Deaths behind the wheel of an automobile fell last year to the lowest level since the Truman administration, but there was an increase in fatalities among bicyclists, pedestrians, motorcycle riders and big-rig truck drivers, according to federal figures released Monday.
Overall, traffic deaths dropped to 32,367, almost 2 percent lower than the 2010 total, and a 26 percent decline since a peak in 2005.
The downward national trend began before the recession took some drivers off the roads, and it accelerated last year. It has been attributed to several factors, including increased use of air bags, seat belts and other vehicle safety features, improved roadway designs and increasing awareness of the perils of driving drunk.
But there already have been indications that the downward trend has ended. Preliminary data for this year indicated that fatalities increased 13.4 percent in the first three months of this year, and the total for April, May and June was 5.3 percent higher than in 2011.
The number of bicyclists killed increased by 8.7 percent, and pedestrian deaths were up 3 percent.
WHITEHOUSE STATION, N.J. - Merck's charitable foundation has stopped giving money to the Boy Scouts of America.
The Merck Foundation said that the Boy Scouts' exclusion of gays from its ranks and leadership positions conflicts with giving guidelines and the company's nondiscrimination policy. The foundation said that it will reconsider giving money to the Boy Scouts if they change their policy on sexual orientation.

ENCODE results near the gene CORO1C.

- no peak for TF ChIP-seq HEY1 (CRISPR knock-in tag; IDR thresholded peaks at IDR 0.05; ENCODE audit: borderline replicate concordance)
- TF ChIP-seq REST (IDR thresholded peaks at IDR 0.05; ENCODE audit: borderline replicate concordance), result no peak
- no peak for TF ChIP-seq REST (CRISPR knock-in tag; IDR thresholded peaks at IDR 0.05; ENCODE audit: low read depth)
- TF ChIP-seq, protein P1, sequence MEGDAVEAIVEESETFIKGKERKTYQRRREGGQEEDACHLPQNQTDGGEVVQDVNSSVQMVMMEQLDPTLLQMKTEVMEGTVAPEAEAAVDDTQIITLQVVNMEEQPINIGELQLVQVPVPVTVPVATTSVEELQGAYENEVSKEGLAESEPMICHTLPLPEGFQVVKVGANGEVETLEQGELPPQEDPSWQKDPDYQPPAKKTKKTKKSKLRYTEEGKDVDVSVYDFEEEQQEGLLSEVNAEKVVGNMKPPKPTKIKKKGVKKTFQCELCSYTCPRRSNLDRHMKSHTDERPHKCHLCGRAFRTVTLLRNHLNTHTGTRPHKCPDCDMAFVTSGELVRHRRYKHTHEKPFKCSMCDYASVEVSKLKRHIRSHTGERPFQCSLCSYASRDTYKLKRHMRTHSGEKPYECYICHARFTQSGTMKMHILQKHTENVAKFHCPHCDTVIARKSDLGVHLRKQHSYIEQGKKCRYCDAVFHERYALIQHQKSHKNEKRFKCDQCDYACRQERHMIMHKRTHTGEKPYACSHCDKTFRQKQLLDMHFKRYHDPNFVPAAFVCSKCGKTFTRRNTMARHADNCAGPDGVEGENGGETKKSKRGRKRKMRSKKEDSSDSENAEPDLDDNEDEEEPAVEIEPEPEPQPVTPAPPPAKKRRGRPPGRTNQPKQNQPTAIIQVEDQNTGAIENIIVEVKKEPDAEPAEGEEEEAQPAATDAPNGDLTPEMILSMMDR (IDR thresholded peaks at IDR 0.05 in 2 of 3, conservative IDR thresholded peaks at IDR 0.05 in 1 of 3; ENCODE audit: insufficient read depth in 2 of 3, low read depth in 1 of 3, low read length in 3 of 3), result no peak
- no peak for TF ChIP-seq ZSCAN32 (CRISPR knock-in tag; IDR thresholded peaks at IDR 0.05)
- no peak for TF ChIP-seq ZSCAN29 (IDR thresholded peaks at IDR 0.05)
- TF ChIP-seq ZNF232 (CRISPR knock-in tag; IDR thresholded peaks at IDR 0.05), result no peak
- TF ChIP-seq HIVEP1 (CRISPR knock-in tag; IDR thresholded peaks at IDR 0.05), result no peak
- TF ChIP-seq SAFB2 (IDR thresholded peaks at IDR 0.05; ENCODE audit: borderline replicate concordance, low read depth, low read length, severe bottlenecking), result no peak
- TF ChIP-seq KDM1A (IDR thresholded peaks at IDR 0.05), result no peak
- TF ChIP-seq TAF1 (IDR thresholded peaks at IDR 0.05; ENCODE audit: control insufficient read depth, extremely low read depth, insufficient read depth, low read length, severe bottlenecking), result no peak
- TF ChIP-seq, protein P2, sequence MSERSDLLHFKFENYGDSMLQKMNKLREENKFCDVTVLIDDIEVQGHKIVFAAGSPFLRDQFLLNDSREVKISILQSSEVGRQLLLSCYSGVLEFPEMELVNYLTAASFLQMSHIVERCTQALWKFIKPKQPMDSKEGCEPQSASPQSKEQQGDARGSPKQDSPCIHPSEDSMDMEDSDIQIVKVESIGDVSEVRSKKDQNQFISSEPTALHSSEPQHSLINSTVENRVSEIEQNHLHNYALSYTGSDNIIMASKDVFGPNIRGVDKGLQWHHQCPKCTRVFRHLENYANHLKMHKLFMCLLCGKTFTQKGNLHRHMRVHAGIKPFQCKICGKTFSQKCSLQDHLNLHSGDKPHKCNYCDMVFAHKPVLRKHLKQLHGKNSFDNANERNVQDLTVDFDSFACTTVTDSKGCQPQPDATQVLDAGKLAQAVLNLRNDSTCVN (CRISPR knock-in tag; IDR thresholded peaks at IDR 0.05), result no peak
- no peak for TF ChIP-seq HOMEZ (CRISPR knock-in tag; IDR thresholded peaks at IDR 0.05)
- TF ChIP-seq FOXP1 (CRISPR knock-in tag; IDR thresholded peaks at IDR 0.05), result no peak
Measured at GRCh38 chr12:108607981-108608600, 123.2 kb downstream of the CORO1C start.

Merck chief executive Kenneth C. Frazier was a scout in his youth. He received the "Good Scout" Award from the Philadelphia Cradle of Liberty Boy Scout Council in June.
Records show that the foundation gave $30,000 to The Boy Scouts of America in 2011 and $10,000 to the Cradle of Liberty Council.
NEW YORK - Apple and Google, bitter rivals in smartphone technology, have joined up to make a combined bid for a bundle of patents offered by photography pioneer Kodak, according to a published report.
Bloomberg News reported Saturday that Apple Inc. and Google Inc. have abandoned competing bids for the portfolio to offer a combined $500 million. The sum is the minimum that Kodak can sell the patents for and still get an $830 million loan that's crucial to getting the company out of bankruptcy.
Kodak filed for Chapter 11 bankruptcy protection in January after struggling to adapt to the world of digital photography.
NEW YORK - Former International Monetary Fund leader Dominique Strauss-Kahn and a hotel maid settled her lawsuit Monday over sexual assault allegations that sank his political career and spurred scrutiny of his dealings with women on two continents.
The housekeeper, Nafissatou Diallo, looked composed and resolute as state Supreme Court Justice Douglas McKeon announced the confidential deal. Strauss-Kahn stayed in Paris and was mum when asked about the settlement, which came after prosecutors abandoned a related criminal case because they said Diallo had credibility problems.
The lawsuit stemmed from an encounter in Strauss-Kahn's luxury Manhattan hotel suite. Diallo, a 33-year-old housekeeper from Guinea, told police that Strauss-Kahn forced her to perform oral sex, tried to rape her and tore a ligament in her shoulder after she arrived to clean his suite. The 63-year-old Strauss-Kahn, who has since separated from his wife, has said what happened was "a moral failing" but was consensual.
The Dow Jones industrial average rose 14.75 points to 13,169.88. The Standard and Poor's 500 finished 0.48 point higher at 1,418.55. The Nasdaq composite ended up 8.92 points at 2,986.96.